Similar questions hover over the Maya Train project. Mexico’s national human rights commission has called for a temporary halt to the project over coronavirus concerns in nearby indigenous communities. Environmental groups say they have yet to see a satisfactory projection of the train’s impact on protected lands.

López Obrador is nonetheless charging ahead. Speaking at a groundbreaking ceremony this week, he said that the new line would follow the same path as a now-defunct stretch of track built in the middle of the last century, minimizing environmental costs. He also said that his personal relationships with the heads of the companies involved in the train’s construction would help ensure that the project comes in on time and budget.

According to Mariana Campos, who directs the public spending program at México Evalúa, Mexico lacks the institutional strength and planning mechanisms to meaningfully control costs on major infrastructure projects. In contrast to the Mexico City airport, budget execution for the train and refinery projects so far has been below expectations – a possible indicator of complexities that could delay construction progress and increase costs.

“Even well-planned megaprojects are hard to control,” Campos told AQ. “If it’s hard for Germany, it’s basically impossible for Mexico.”

These concerns have led some to suggest that López Obrador should divert funds intended for his infrastructure plan to deal with the economic effects of the virus. López Obrador’s COVID-19 stimulus plans total less than 1% of GDP in new spending by some estimates, far below most of the rest of the region. Reticent to take on new debt, the president is instead relying on a rainy day fund and spending cuts to weather the storm.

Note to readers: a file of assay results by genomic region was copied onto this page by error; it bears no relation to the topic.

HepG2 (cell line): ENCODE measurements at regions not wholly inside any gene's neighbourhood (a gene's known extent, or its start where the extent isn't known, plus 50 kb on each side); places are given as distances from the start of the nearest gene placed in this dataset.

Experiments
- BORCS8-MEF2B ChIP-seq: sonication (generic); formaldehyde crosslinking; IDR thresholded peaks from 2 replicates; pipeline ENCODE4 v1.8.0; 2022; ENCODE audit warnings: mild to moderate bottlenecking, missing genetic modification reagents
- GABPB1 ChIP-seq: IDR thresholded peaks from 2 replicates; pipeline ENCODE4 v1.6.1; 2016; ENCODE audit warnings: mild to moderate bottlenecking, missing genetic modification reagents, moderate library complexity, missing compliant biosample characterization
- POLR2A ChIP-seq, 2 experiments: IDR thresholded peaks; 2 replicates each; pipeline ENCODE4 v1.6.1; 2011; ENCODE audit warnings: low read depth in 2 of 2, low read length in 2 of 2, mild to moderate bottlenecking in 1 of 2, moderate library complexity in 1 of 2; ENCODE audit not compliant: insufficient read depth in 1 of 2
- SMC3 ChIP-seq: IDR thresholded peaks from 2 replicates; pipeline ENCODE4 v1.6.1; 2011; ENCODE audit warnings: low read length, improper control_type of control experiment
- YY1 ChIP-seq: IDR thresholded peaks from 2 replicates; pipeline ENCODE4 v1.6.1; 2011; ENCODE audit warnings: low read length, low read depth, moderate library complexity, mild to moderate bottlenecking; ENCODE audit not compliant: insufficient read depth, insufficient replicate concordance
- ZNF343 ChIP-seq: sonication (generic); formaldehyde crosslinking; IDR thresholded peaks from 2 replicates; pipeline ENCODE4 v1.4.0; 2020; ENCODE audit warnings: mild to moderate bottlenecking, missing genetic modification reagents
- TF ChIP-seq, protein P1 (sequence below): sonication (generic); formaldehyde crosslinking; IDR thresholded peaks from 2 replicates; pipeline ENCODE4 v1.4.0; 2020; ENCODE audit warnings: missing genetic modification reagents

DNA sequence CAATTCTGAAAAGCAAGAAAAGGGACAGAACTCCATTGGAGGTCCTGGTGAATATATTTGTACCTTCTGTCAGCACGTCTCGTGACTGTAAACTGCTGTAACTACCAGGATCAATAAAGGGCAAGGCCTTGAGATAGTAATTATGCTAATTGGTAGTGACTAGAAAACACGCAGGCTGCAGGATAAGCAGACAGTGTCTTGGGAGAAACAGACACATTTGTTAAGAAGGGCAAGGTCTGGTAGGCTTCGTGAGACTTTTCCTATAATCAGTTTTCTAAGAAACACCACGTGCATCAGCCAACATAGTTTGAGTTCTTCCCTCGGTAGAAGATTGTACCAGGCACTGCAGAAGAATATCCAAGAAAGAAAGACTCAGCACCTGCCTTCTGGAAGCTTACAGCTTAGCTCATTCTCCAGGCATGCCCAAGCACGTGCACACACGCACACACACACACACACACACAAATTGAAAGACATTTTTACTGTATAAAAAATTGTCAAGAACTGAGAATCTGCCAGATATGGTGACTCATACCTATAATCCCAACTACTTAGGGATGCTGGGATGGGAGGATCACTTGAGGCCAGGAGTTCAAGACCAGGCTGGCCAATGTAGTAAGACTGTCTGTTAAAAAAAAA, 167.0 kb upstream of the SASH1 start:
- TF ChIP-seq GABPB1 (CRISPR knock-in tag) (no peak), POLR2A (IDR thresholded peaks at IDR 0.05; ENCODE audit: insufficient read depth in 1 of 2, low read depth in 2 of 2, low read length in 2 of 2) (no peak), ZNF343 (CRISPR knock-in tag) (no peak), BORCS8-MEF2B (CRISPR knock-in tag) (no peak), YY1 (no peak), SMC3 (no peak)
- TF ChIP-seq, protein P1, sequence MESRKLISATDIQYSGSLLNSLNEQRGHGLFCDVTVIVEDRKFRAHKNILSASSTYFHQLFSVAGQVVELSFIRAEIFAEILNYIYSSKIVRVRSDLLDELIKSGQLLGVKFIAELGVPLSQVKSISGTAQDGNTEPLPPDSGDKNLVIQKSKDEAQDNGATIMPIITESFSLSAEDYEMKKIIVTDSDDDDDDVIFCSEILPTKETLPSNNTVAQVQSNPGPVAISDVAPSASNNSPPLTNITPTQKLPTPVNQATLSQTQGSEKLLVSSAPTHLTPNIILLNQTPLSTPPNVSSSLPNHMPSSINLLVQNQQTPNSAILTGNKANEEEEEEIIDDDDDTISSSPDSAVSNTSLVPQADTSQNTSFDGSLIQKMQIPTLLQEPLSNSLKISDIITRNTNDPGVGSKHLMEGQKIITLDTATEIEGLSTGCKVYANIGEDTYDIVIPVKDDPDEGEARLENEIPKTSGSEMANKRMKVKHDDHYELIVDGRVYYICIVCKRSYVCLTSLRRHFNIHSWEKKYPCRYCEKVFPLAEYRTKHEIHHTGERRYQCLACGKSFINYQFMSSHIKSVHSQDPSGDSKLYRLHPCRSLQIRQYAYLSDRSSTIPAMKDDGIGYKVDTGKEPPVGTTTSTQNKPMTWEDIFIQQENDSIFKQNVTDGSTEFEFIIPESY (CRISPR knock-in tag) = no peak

There is a lot riding on López Obrador’s more optimistic view of recovery, especially in Mexico’s southeast, which trails the rest of the country in GDP and most social indicators, and where much of the president’s development plans are concentrated.

While the south needs more attention and investment from the government, the concentration of resources could limit the effects of public spending on a post-COVID recovery. As it is, around 70% of planned federal investment is divided between Mexico City and two southern states, Campos said.

“Instead of a few big projects focused in just a few states, reassigning investment to smaller projects in each state in the country would allow for more effective and wider spread recovery,” Campos said.

López Obrador’s emphasis on the southeast is driven in part by his own experience growing up in the region at a time when oil was viewed as synonymous with prosperity. The president also cited the significance of passenger trains in connecting the region to the rest of the country during the Mexican Revolution, on railways that were canceled “in the blink of an eye at the beginning of the neoliberal period.”

Some critics, however, believe the president is drawing the wrong lessons from Mexico’s past. “It’s a textbook view of a history that never really existed,” said Schettino. “The southern states haven’t developed because they’ve never been brought into the modern economy. These plans aren’t going to change that.”


Benjamin Russell is a writer based in Los Angeles and Mexico City, and a former editor of AQ.

Tags: AMLO, covid-19, Infrastructure